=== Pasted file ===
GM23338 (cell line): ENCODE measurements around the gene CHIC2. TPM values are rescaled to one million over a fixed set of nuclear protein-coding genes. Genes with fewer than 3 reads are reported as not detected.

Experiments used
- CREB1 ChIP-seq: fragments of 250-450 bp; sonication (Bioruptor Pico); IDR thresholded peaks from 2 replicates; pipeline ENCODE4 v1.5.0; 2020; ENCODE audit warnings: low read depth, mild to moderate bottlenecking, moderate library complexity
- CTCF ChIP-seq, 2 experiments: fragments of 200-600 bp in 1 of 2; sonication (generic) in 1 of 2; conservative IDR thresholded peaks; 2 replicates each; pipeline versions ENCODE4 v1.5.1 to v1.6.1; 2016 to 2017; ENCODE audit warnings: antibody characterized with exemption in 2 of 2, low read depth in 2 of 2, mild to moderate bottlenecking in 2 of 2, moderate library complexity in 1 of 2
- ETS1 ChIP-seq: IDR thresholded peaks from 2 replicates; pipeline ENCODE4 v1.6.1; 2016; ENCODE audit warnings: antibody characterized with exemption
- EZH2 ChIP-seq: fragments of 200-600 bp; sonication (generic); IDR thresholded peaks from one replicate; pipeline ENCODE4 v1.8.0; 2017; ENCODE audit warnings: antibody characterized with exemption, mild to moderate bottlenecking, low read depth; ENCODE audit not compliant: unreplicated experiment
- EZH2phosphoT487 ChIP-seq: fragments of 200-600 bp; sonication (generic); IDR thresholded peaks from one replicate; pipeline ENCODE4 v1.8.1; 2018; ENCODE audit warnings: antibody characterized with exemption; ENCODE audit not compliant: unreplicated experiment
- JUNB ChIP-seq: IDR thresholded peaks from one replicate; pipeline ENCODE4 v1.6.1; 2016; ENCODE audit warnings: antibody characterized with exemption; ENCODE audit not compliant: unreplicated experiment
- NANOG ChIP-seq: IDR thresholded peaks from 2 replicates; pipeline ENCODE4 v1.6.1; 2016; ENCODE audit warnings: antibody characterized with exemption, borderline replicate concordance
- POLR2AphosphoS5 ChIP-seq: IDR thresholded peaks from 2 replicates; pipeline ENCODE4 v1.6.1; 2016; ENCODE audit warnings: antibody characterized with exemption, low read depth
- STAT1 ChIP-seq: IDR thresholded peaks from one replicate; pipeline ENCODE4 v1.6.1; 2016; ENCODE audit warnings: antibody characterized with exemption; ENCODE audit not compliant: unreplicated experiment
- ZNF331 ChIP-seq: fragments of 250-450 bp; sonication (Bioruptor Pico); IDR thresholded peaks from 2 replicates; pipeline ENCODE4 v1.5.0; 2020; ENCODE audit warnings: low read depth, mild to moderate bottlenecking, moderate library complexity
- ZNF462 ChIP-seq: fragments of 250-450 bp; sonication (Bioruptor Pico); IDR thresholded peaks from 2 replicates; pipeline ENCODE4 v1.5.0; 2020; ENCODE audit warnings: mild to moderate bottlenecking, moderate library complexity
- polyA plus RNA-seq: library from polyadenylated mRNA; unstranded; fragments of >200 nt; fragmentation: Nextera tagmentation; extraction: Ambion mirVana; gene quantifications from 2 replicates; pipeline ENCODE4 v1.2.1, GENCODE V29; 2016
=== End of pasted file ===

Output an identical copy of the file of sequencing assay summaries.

GM23338 (cell line): ENCODE measurements around the gene CHIC2. TPM values are rescaled to one million over a fixed set of nuclear protein-coding genes. Genes with fewer than 3 reads are reported as not detected.

Experiments used
- CREB1 ChIP-seq: fragments of 250-450 bp; sonication (Bioruptor Pico); IDR thresholded peaks from 2 replicates; pipeline ENCODE4 v1.5.0; 2020; ENCODE audit warnings: low read depth, mild to moderate bottlenecking, moderate library complexity
- CTCF ChIP-seq, 2 experiments: fragments of 200-600 bp in 1 of 2; sonication (generic) in 1 of 2; conservative IDR thresholded peaks; 2 replicates each; pipeline versions ENCODE4 v1.5.1 to v1.6.1; 2016 to 2017; ENCODE audit warnings: antibody characterized with exemption in 2 of 2, low read depth in 2 of 2, mild to moderate bottlenecking in 2 of 2, moderate library complexity in 1 of 2
- ETS1 ChIP-seq: IDR thresholded peaks from 2 replicates; pipeline ENCODE4 v1.6.1; 2016; ENCODE audit warnings: antibody characterized with exemption
- EZH2 ChIP-seq: fragments of 200-600 bp; sonication (generic); IDR thresholded peaks from one replicate; pipeline ENCODE4 v1.8.0; 2017; ENCODE audit warnings: antibody characterized with exemption, mild to moderate bottlenecking, low read depth; ENCODE audit not compliant: unreplicated experiment
- EZH2phosphoT487 ChIP-seq: fragments of 200-600 bp; sonication (generic); IDR thresholded peaks from one replicate; pipeline ENCODE4 v1.8.1; 2018; ENCODE audit warnings: antibody characterized with exemption; ENCODE audit not compliant: unreplicated experiment
- JUNB ChIP-seq: IDR thresholded peaks from one replicate; pipeline ENCODE4 v1.6.1; 2016; ENCODE audit warnings: antibody characterized with exemption; ENCODE audit not compliant: unreplicated experiment
- NANOG ChIP-seq: IDR thresholded peaks from 2 replicates; pipeline ENCODE4 v1.6.1; 2016; ENCODE audit warnings: antibody characterized with exemption, borderline replicate concordance
- POLR2AphosphoS5 ChIP-seq: IDR thresholded peaks from 2 replicates; pipeline ENCODE4 v1.6.1; 2016; ENCODE audit warnings: antibody characterized with exemption, low read depth
- STAT1 ChIP-seq: IDR thresholded peaks from one replicate; pipeline ENCODE4 v1.6.1; 2016; ENCODE audit warnings: antibody characterized with exemption; ENCODE audit not compliant: unreplicated experiment
- ZNF331 ChIP-seq: fragments of 250-450 bp; sonication (Bioruptor Pico); IDR thresholded peaks from 2 replicates; pipeline ENCODE4 v1.5.0; 2020; ENCODE audit warnings: low read depth, mild to moderate bottlenecking, moderate library complexity
- ZNF462 ChIP-seq: fragments of 250-450 bp; sonication (Bioruptor Pico); IDR thresholded peaks from 2 replicates; pipeline ENCODE4 v1.5.0; 2020; ENCODE audit warnings: mild to moderate bottlenecking, moderate library complexity
- polyA plus RNA-seq: library from polyadenylated mRNA; unstranded; fragments of >200 nt; fragmentation: Nextera tagmentation; extraction: Ambion mirVana; gene quantifications from 2 replicates; pipeline ENCODE4 v1.2.1, GENCODE V29; 2016